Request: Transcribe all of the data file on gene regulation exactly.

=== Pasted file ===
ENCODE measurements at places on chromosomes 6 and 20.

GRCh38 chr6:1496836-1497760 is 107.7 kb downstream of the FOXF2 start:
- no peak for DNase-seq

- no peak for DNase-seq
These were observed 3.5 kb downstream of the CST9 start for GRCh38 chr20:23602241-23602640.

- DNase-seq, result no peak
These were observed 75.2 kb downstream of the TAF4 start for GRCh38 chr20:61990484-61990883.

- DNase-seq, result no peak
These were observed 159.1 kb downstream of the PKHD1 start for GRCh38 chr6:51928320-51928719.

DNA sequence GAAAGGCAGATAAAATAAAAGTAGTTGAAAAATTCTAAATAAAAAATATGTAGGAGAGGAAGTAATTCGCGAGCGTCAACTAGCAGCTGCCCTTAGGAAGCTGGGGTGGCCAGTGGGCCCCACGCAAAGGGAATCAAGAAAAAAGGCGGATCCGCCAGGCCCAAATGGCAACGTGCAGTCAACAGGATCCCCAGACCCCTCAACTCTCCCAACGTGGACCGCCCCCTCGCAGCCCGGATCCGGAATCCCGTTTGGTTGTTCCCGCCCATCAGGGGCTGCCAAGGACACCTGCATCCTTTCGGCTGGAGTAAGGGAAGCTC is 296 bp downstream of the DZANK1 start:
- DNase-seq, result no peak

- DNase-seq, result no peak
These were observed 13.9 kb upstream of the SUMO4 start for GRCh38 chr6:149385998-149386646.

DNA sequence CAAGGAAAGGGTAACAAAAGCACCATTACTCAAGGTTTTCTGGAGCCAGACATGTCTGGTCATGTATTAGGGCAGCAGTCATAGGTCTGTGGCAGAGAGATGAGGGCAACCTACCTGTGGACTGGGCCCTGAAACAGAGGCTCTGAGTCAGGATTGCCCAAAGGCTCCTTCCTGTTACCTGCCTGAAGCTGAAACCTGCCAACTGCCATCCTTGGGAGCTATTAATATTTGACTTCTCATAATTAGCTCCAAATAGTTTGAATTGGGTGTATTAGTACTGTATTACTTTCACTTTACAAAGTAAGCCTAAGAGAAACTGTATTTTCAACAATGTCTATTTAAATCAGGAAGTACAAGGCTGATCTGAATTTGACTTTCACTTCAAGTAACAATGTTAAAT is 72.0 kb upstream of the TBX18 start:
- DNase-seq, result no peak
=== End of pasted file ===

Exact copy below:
ENCODE measurements at places on chromosomes 6 and 20.

GRCh38 chr6:1496836-1497760 is 107.7 kb downstream of the FOXF2 start:
- no peak for DNase-seq

- no peak for DNase-seq
These were observed 3.5 kb downstream of the CST9 start for GRCh38 chr20:23602241-23602640.

- DNase-seq, result no peak
These were observed 75.2 kb downstream of the TAF4 start for GRCh38 chr20:61990484-61990883.

- DNase-seq, result no peak
These were observed 159.1 kb downstream of the PKHD1 start for GRCh38 chr6:51928320-51928719.

DNA sequence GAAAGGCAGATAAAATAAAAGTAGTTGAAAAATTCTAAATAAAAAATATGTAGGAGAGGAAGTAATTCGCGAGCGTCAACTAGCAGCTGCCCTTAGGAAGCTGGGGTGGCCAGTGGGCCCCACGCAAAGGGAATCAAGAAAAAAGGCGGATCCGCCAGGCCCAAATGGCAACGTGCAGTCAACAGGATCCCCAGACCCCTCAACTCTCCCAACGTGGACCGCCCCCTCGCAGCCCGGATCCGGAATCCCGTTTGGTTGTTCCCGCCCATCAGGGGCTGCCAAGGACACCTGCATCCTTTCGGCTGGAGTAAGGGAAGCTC is 296 bp downstream of the DZANK1 start:
- DNase-seq, result no peak

- DNase-seq, result no peak
These were observed 13.9 kb upstream of the SUMO4 start for GRCh38 chr6:149385998-149386646.

DNA sequence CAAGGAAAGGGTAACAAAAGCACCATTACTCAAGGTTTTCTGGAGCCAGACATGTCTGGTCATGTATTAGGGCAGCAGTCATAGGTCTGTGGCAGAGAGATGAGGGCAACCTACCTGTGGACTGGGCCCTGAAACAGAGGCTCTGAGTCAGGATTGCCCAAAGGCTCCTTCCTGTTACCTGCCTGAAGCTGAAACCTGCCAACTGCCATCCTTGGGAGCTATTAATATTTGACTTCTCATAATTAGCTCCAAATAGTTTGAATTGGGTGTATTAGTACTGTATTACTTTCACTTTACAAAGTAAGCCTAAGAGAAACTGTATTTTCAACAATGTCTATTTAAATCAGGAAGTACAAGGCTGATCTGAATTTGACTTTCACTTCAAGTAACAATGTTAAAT is 72.0 kb upstream of the TBX18 start:
- DNase-seq, result no peak